“Then His disciples remembered that it was written, ‘Zeal for Your house has eaten Me up’ ” (John 2:17, NKJV).

This zealous, challenging portrait of Jesus is radically different from the portrait of “gentle Jesus, meek and mild” that we have learned in the primary Sabbath School.

Dr. Lloyd J. Ogilvie warns about the false picture we often create of “an easy-going, good-natured Jesus, who is on call when we want Him to help us deal with our personal agenda.”–The Other Jesus, p. 12. The zealous, no-nonsense Jesus showed up one day in the temple and was shocked to see His Father’s house transformed into a den of thieves! The house of worship and prayer had degenerated into a market place for unabashed merchandising. Peddlers and traffickers jostled with the worshipers.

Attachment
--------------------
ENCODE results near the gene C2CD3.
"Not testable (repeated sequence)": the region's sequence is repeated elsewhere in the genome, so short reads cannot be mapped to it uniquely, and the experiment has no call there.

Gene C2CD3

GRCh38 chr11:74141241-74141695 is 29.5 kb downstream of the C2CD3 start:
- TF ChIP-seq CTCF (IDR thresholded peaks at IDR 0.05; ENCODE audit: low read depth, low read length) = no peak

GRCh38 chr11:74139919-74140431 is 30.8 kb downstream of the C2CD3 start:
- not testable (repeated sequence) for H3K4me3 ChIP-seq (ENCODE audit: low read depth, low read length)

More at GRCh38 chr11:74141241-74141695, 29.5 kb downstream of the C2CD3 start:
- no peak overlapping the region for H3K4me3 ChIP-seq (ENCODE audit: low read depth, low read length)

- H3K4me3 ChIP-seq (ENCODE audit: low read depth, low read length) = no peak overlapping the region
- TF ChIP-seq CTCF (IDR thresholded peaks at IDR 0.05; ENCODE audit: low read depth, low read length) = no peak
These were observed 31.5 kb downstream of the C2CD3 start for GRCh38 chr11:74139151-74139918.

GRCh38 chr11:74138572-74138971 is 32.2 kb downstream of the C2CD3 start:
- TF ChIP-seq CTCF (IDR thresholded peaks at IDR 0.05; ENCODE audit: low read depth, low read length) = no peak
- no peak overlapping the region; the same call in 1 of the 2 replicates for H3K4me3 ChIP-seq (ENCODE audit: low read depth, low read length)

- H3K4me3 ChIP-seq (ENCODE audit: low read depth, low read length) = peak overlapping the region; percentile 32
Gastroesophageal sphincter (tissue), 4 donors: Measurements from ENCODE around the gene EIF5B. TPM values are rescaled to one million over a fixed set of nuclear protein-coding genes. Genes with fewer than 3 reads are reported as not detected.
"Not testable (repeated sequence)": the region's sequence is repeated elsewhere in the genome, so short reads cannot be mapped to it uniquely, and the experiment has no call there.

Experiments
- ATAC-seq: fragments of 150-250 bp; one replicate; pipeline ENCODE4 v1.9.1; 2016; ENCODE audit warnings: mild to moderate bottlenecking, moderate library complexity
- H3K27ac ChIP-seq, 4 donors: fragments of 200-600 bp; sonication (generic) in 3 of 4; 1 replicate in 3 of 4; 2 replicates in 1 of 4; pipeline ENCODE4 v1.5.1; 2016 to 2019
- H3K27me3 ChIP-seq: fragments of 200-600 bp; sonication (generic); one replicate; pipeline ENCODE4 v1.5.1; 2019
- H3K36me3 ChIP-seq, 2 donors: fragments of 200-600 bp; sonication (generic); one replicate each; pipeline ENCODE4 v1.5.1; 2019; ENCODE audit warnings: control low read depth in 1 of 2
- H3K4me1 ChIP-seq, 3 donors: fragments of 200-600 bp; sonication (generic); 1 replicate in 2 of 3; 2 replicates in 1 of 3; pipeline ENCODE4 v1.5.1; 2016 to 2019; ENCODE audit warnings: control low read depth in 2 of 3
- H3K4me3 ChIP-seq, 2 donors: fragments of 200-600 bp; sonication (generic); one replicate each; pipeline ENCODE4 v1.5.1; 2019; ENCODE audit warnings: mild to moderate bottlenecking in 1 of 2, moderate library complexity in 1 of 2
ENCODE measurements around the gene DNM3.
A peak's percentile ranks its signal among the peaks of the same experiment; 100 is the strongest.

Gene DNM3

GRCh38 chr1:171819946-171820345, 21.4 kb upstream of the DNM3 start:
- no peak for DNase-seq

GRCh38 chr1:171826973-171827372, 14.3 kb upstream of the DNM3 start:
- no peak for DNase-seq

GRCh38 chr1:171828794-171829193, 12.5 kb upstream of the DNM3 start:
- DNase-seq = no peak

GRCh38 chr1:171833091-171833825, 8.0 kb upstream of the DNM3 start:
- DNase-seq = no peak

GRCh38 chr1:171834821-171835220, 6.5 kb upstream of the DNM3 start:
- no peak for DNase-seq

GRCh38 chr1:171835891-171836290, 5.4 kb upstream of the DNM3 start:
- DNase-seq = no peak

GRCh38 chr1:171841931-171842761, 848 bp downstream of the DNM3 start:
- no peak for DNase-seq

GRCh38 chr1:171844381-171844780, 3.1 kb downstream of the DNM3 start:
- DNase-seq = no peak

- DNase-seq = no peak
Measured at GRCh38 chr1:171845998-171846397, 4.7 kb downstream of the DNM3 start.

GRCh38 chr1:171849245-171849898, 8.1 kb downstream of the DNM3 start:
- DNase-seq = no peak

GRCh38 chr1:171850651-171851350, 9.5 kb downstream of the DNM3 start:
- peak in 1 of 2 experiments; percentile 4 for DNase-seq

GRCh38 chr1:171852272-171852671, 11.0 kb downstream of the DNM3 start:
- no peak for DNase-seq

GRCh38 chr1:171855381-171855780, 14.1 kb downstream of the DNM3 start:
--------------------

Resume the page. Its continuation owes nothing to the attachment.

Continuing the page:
With whip in hand and His eyes flashing with zeal and indignation, Jesus ordered the money changers and their livestock out from the sacred precinct. Overthrowing the money table and vigorously tossing them out of the temple, Jesus cleaned up His Father’s house.

When Jesus drove out the money changers and the bargaining merchants from the sacred precinct, He was consumed by zeal for God’s house. And so the authentic Jesus who tenderly comforts the sorrowing also disturbs the undisturbed. The authentic Jesus is tough as well as tender. Of this episode Ellen White wrote: “Even the disciples quaked with fear, and were awe-struck by the words and manner of Jesus, so unlike the usual demeanor of the meek and lowly man of Galilee. But they remembered that it was written of him, ‘The zeal of thine house hath eaten me up.’ ”

Lord, whether You comfort or disturb me; it is always redemptive. Thank you for being tough as well as tender. Amen.